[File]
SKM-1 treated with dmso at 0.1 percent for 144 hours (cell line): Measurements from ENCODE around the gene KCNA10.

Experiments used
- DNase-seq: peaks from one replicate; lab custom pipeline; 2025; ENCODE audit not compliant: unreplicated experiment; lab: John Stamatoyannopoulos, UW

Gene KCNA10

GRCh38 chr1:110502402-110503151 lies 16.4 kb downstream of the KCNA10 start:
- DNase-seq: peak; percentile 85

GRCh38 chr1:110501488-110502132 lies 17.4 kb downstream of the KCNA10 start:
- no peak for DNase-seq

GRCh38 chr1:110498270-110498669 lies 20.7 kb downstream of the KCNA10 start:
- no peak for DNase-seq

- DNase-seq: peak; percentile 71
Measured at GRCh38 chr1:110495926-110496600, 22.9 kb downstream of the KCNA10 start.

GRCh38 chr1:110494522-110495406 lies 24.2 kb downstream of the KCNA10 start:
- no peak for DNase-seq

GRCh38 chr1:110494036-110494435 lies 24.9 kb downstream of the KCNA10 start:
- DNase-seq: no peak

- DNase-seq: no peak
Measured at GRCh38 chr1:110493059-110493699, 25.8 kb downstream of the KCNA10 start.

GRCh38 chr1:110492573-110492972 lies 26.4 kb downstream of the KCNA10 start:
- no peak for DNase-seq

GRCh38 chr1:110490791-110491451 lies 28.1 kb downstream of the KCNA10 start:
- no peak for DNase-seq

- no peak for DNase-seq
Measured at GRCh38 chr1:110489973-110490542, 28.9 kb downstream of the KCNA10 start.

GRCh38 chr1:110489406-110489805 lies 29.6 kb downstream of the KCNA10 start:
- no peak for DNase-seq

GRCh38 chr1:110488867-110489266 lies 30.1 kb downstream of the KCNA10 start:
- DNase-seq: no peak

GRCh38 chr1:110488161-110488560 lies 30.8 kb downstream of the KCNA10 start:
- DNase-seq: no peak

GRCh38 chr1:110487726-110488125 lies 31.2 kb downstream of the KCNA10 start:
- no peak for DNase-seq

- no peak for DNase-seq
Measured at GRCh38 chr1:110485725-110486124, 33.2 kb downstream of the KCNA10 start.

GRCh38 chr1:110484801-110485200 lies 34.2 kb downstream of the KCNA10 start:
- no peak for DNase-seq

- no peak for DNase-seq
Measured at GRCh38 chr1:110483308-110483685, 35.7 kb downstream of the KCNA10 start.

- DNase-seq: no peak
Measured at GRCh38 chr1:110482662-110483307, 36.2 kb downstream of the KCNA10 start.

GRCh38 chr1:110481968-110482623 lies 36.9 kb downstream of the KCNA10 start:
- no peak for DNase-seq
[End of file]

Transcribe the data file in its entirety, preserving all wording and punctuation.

SKM-1 treated with dmso at 0.1 percent for 144 hours (cell line): Measurements from ENCODE around the gene KCNA10.

Experiments used
- DNase-seq: peaks from one replicate; lab custom pipeline; 2025; ENCODE audit not compliant: unreplicated experiment; lab: John Stamatoyannopoulos, UW

Gene KCNA10

GRCh38 chr1:110502402-110503151 lies 16.4 kb downstream of the KCNA10 start:
- DNase-seq: peak; percentile 85

GRCh38 chr1:110501488-110502132 lies 17.4 kb downstream of the KCNA10 start:
- no peak for DNase-seq

GRCh38 chr1:110498270-110498669 lies 20.7 kb downstream of the KCNA10 start:
- no peak for DNase-seq

- DNase-seq: peak; percentile 71
Measured at GRCh38 chr1:110495926-110496600, 22.9 kb downstream of the KCNA10 start.

GRCh38 chr1:110494522-110495406 lies 24.2 kb downstream of the KCNA10 start:
- no peak for DNase-seq

GRCh38 chr1:110494036-110494435 lies 24.9 kb downstream of the KCNA10 start:
- DNase-seq: no peak

- DNase-seq: no peak
Measured at GRCh38 chr1:110493059-110493699, 25.8 kb downstream of the KCNA10 start.

GRCh38 chr1:110492573-110492972 lies 26.4 kb downstream of the KCNA10 start:
- no peak for DNase-seq

GRCh38 chr1:110490791-110491451 lies 28.1 kb downstream of the KCNA10 start:
- no peak for DNase-seq

- no peak for DNase-seq
Measured at GRCh38 chr1:110489973-110490542, 28.9 kb downstream of the KCNA10 start.

GRCh38 chr1:110489406-110489805 lies 29.6 kb downstream of the KCNA10 start:
- no peak for DNase-seq

GRCh38 chr1:110488867-110489266 lies 30.1 kb downstream of the KCNA10 start:
- DNase-seq: no peak

GRCh38 chr1:110488161-110488560 lies 30.8 kb downstream of the KCNA10 start:
- DNase-seq: no peak

GRCh38 chr1:110487726-110488125 lies 31.2 kb downstream of the KCNA10 start:
- no peak for DNase-seq

- no peak for DNase-seq
Measured at GRCh38 chr1:110485725-110486124, 33.2 kb downstream of the KCNA10 start.

GRCh38 chr1:110484801-110485200 lies 34.2 kb downstream of the KCNA10 start:
- no peak for DNase-seq

- no peak for DNase-seq
Measured at GRCh38 chr1:110483308-110483685, 35.7 kb downstream of the KCNA10 start.

- DNase-seq: no peak
Measured at GRCh38 chr1:110482662-110483307, 36.2 kb downstream of the KCNA10 start.

GRCh38 chr1:110481968-110482623 lies 36.9 kb downstream of the KCNA10 start:
- no peak for DNase-seq